YES: Preserving minority languages confers high value to society in many ways, making the move a highly pragmatic and pressing one.
Minority languages contribute to multicultural diversity, making their preservation integral to countries which strive to develop an inclusive society.
The art forms and culture expressed through minority languages may be unique, making their preservation a moral imperative for the global community which values heritage and continuity with the past.
Minority languages in one country may be more widely used in other countries, making their preservation economically viable.
Some minority languages may be marketed or harnessed as an economic resource in some sectors, making their preservation useful to overall economic development in a country.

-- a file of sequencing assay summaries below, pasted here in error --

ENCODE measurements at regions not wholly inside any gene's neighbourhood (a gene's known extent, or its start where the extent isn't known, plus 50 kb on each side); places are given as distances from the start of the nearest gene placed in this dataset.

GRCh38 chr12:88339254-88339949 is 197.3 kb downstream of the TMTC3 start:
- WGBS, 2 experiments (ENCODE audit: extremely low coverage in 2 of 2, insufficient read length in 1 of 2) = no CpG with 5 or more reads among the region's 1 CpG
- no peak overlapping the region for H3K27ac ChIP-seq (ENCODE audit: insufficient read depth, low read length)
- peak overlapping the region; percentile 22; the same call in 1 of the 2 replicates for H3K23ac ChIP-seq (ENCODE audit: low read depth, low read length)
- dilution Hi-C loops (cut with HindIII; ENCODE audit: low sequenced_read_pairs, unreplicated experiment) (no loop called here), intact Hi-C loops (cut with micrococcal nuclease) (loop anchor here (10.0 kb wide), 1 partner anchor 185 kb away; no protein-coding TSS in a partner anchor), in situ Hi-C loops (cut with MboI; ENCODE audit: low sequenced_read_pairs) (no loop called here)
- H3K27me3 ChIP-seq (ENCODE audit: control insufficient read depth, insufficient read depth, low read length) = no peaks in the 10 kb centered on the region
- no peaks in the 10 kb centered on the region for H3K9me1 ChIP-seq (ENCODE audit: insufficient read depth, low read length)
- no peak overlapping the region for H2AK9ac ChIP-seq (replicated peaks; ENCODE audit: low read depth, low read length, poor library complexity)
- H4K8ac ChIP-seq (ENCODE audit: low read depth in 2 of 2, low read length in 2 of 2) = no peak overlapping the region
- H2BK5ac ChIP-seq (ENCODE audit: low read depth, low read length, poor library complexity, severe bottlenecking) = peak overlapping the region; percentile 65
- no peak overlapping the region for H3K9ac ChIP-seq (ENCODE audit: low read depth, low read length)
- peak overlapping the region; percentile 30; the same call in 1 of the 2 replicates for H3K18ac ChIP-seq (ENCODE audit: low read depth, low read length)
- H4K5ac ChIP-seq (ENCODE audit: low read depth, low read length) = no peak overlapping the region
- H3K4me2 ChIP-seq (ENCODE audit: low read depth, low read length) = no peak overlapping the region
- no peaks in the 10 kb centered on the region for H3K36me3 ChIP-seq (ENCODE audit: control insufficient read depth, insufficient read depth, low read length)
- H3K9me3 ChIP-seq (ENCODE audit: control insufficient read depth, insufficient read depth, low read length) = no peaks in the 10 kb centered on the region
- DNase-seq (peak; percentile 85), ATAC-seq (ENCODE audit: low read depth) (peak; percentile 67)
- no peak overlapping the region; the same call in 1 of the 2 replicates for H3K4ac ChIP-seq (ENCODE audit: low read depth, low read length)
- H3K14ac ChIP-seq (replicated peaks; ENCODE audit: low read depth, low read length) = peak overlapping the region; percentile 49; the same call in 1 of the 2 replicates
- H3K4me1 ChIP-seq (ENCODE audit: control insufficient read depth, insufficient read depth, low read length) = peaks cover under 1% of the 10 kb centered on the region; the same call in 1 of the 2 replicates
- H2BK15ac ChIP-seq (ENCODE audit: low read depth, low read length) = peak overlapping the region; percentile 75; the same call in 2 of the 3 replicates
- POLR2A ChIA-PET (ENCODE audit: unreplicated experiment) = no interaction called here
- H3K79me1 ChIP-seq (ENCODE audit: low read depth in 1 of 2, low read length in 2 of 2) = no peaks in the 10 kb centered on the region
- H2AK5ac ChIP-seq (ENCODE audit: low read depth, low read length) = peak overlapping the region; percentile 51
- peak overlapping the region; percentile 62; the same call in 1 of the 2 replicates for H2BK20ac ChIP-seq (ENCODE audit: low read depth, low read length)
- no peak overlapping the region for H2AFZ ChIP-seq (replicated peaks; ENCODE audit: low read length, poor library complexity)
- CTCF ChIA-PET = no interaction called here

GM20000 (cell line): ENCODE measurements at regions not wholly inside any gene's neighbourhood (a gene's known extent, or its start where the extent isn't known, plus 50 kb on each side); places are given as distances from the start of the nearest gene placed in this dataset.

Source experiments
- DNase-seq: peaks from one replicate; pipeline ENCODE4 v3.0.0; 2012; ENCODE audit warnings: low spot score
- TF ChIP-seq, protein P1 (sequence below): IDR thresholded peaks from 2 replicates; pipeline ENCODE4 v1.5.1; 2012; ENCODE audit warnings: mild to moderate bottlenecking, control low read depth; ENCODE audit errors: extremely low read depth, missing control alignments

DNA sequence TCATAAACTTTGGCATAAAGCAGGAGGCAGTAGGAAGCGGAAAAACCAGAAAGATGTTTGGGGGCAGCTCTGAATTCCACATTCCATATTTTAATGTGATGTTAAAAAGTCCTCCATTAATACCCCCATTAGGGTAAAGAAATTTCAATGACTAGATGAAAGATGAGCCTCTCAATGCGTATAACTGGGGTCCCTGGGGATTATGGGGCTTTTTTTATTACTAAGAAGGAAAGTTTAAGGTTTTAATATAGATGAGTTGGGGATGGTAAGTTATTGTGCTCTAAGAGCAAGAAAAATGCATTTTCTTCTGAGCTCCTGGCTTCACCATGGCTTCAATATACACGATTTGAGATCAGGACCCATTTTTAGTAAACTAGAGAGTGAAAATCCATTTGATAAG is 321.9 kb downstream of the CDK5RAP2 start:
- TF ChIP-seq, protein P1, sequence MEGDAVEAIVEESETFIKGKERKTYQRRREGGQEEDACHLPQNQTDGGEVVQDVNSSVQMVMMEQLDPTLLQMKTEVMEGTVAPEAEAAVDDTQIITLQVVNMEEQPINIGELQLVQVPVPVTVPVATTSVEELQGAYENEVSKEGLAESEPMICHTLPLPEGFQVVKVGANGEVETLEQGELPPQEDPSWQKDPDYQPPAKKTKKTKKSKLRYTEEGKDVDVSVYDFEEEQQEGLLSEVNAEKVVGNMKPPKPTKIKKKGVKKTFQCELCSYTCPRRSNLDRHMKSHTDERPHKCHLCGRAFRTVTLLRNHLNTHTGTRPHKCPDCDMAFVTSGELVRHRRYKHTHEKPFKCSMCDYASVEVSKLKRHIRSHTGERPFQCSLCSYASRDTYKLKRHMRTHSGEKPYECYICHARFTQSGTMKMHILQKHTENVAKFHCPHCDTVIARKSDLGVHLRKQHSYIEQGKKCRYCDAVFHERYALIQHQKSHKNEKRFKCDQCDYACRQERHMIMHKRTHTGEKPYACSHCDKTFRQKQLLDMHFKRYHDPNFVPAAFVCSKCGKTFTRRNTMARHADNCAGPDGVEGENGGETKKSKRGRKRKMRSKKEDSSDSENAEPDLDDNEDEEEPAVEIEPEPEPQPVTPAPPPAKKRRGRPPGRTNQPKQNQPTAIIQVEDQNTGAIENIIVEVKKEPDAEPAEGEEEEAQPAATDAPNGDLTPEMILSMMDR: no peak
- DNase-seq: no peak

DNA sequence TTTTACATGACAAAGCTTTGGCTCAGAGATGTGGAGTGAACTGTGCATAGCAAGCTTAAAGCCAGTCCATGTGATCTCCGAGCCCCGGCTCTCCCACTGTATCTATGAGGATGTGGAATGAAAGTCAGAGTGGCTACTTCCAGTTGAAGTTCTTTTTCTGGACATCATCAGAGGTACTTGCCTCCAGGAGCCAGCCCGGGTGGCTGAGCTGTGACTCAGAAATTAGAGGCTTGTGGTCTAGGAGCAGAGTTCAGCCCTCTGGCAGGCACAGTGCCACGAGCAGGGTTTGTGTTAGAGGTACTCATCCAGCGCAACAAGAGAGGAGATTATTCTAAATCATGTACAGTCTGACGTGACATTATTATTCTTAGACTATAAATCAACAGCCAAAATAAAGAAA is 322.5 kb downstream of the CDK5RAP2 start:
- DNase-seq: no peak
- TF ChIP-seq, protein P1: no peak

The philosophies and worldviews of some minority languages may provide unique insights to our major societal challenges, and their preservation guides humanity more effectively in addressing these challenges.
NO: Preserving minority languages either confers limited value or even disruptions to society, making the move a less pragmatic and pressing one.
The preservation of minority languages may prove to be divisive rather than useful for some societies striving to develop a common national identity.
Minority languages may lack economic viability in some societies, and members from such minority communities may be justified in neglecting their preservation in favor of focusing on other economically viable languages.
Some minority languages may already have been diminished to a critical point beyond recovery, making their preservation less essential or feasible to members of their own community who prefer to stay with rather than challenge the cultural status quo.